Château de Pintray

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The château de Pintray and its vineyard grounds

The Pintray site has almost always been occupied - there was already a settlement here in gallo-Romain times. But let us go back to the era when the site was first referred to in written documents.

The Château…

The Pintray Manor has been mentioned since 1467. the fiefdom then belonged to a merchant draper named Pierre pelé, and was part o the domain of Roche Chargé.

There is a description of the Pintray in 1547 which then consisted of "houses, a barn, cattle sheds, a dovecote, a rabbit warren, vineyards, arable and uncultivated land, copses, bushes and thickets".

In 1578 the manor house belonged to François Pain and his wife. Their coat of arms can be seen on the pediment of the chapel, one of the two pavilions that can still be admired today.

But it was Olphan du gast, the master huntsman responsible for waters and forests, who built the château in about 1612. The Pintray therefore became a meeting place in the Forest of Amboise during the reign of Louis XIII. The ground floor with its alternate bossages dates from this time. The term "bossages" describes the ornamental stone projections on the façade of the building. The first floor did not exist at this time. The chapel also dates from this era and consists of a square pavilion with angled bossages and a small octagonal bell tower. The du Gast family were to keep the Pintray for 150 years.

In 1744 the château was acquired by Claude-françois de la Noue. In 1768, in turn, his widow sold it to the Duke of Choiseul, a French Peer and Prime Minister to Louis XV, who owned the nearby Château de Chanteloup. There, the highly civilized Duke lived in magnificence surrounded by his court, and held great festivities.

Before leaving her property, the widow of la Noue had the chapel bell moved to the chapel of Saint-denis in Amboise.

The Duke of Choiseul was not to keep the Pintray estate for very long, and he sold it to Luc Alen, a brigadier of the king's army and a major in the regiment of Lally-Tollendal, at whose side he fought wars in India.

During the revolution, the widow of Alen "publicly recognised as an aristocrat" was imprisoned at Amboise. The château and grounds of the Pintray were declared to be the property of the state, and were described on the fifth day of the April/May survey in Year II of the Tepublic as follows :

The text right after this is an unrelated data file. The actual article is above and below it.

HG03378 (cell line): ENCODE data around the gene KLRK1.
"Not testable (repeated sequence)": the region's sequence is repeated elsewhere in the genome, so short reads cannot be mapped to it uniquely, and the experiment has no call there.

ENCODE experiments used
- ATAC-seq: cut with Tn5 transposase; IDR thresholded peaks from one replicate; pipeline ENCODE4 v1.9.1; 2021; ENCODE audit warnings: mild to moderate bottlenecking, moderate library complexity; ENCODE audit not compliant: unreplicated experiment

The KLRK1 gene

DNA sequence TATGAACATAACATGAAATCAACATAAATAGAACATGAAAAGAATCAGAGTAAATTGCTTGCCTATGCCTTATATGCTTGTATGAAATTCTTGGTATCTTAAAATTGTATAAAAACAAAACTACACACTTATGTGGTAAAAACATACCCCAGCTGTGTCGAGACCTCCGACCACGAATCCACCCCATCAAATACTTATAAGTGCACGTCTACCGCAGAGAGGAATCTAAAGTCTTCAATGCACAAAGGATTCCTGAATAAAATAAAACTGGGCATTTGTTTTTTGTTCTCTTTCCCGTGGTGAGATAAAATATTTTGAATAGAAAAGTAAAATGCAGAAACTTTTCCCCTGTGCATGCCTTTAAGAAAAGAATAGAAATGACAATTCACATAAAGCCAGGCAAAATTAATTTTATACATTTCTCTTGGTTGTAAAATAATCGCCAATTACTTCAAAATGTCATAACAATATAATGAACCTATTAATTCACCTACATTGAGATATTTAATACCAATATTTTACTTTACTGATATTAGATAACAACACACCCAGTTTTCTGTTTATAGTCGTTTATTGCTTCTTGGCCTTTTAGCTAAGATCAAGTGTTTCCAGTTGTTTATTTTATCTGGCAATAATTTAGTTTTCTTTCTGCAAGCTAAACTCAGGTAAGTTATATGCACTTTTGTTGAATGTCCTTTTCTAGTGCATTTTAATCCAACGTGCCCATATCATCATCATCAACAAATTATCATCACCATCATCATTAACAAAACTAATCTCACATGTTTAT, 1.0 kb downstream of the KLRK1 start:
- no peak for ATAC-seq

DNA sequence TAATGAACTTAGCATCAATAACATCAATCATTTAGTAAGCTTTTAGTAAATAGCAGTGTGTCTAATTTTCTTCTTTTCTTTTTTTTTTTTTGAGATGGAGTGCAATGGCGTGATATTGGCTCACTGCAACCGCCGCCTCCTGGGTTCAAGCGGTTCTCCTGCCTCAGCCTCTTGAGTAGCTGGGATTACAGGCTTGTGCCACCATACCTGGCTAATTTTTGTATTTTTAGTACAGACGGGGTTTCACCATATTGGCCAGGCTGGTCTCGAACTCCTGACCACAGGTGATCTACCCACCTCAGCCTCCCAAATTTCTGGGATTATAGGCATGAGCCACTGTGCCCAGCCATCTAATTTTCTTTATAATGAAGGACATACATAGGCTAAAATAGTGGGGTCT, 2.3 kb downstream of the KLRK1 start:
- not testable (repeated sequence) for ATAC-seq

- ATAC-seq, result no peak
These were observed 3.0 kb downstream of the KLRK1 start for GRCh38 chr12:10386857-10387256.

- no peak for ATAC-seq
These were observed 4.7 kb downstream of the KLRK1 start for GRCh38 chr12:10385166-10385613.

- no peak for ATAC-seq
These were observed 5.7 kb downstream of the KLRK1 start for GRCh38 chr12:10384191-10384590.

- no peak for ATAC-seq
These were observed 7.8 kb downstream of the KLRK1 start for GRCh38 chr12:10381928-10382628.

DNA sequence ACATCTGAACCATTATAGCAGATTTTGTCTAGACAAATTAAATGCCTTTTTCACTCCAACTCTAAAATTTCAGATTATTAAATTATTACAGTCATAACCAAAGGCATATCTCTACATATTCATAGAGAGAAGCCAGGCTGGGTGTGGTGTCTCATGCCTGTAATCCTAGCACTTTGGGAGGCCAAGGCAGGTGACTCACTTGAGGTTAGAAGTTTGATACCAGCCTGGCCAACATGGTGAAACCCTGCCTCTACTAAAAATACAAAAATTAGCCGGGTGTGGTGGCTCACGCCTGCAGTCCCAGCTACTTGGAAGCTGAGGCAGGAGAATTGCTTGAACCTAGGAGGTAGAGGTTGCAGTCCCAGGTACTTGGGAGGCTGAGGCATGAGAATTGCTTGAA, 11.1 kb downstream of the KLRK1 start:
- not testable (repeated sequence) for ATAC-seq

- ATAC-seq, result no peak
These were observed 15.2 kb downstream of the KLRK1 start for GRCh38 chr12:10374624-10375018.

"We entered a large main buiding situated at the Pintray...comprising a kitchen, an office, a room for unloading at the side, a drawing room, a closet for fruit, a bedroom, a servant's room at the side, a small entrance corridor facing steps leading up to the loft and a room in the mansard roof, a large room with a glass door leading to the garden, a small corridor facing another staircase likewise leading up to the loft and room in the roof, another large room with a fireplace, a small side room, an attic and two garrets all covered with slate, a garden area of about 2500 square metres enclosed by walls adorned with fruit trees, a door leading to a south-facing vineyard, a small slate-covered pavilion ot the corner of the north/south garden wall, latrines in the other corner, a north entrance door closed by a wooden gate with an area facing the building and fertilized at present with hemp, which is half-quartered to contain an east-facing pavilion with an attic, and a west-facing pavilion previously used as a chapel - all of the buildings are roofed, partly with tiles but mostly with slate."

The value of the property was estimeated at 2500 pounds, not including outbuildings or the grounds. The outbuildings included several cellars and a large barn in which there was an enormous rotary wine press, ustensils and vats. One of these vats had a volume of 25 casks (about 5575 litres). The domain's dedication to wine production was thus confirmed.

The Pintray still did not have a first floor. It was built in 1829, giving the château its present-day appearance.

.…The vineyard grounds

The Pintray is actually an ancient site of vineyards. It was the monks of saint martin of Tours who extended cultivation aroud Lussault. françois Ierand later Henri IV enjoyed the wine from the surrounding hills whenever they visited the Château de la Bourdaisière.

An 18th century plan shows that the Pintray was partly arable land (represented by the letter T), and partly vineyards (the letter V).

From the end of the 16th century, the nearby River Loire enabled the local wines to be shipped to Nantes and then north to the countries of England and Holland. Following the opening of the Orléans Canal in 1692, part of the production went to Paris which was a major wine-consuming market.

Since 1937, the grounds of the Pintray have been part of the A.O.C. of Montlouis sur Loire. The delicate and mellow character of its white wine is appreciated by all. The particular flavours, fruity and mineral, make this an exceptional product.

As owners of the Pintray since 1990, Maryvonne and Marius Rault are maintaining this great tradition.